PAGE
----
Psychosis is a mental disorder characterized by a disconnection from reality.
In a new study, researchers have discovered the early warning signs of the mental condition.
They found that brains of people at risk of psychosis show a pattern that can help predict whether they will go on to develop full-fledged schizophrenia.
The research was conducted by a team from Yale University.
Schizophrenia is marked by hallucinations, delusions, and thought disorder, and generally, first appears in patients’ late teens and twenties.
Early interventions have been linked to better outcomes in the condition.
In the study, the team examined fMRI images of people who exhibit features of high risk for psychosis.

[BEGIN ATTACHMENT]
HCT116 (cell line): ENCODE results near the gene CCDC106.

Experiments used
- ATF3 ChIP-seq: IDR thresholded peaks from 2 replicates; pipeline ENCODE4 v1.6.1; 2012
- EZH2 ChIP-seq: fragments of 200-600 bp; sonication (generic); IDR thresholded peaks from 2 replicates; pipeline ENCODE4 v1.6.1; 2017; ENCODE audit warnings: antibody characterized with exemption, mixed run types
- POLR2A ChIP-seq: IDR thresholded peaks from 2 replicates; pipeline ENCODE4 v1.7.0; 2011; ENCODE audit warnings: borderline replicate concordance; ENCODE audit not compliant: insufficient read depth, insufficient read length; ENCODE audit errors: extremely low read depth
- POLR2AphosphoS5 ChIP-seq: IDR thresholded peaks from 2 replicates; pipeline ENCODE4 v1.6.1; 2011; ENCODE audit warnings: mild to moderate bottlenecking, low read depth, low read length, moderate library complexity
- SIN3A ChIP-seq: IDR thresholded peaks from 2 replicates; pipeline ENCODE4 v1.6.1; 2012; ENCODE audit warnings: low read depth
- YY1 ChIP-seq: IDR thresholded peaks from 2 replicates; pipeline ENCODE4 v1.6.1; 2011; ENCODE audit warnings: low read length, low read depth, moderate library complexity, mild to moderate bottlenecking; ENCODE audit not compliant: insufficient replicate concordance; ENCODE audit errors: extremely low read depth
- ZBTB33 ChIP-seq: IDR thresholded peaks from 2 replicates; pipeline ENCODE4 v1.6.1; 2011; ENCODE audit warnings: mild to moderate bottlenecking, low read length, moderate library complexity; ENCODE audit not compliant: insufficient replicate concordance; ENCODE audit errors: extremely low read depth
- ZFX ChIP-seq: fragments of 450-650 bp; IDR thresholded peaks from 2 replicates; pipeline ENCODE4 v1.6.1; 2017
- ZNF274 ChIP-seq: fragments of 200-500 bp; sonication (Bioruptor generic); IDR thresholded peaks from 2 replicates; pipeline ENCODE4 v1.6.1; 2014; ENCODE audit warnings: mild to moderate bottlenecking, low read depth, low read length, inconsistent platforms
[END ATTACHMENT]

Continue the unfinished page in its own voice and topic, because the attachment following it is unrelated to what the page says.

They found increased functional connectivity in the cerebello-thalamo-cortical circuitry, an extensive network involved in the coordination of a host of brain functions.
They found that people who later developed psychosis had higher degrees of functional connectivity of this network.
In addition, the researchers showed this hyperconnectivity pattern among people who already have a diagnosis of schizophrenia but not in those with other psychiatric disorders.
The team explains that the hyperconnectivity may reflect greater errors in integrative brain functioning, such as the mistiming in the convergence of information from different brain regions.
Or the pattern may reflect compensation for such errors, which are believed to underlie the disorganized thinking that is a hallmark psychosis.
The researchers believe the findings could help doctors begin early intervention therapies for those most likely to develop the disabling disorder.
The senior author of the study is Tyrone Cannon, professor of psychology and psychiatry.
The study is published in the journal Nature Communications.
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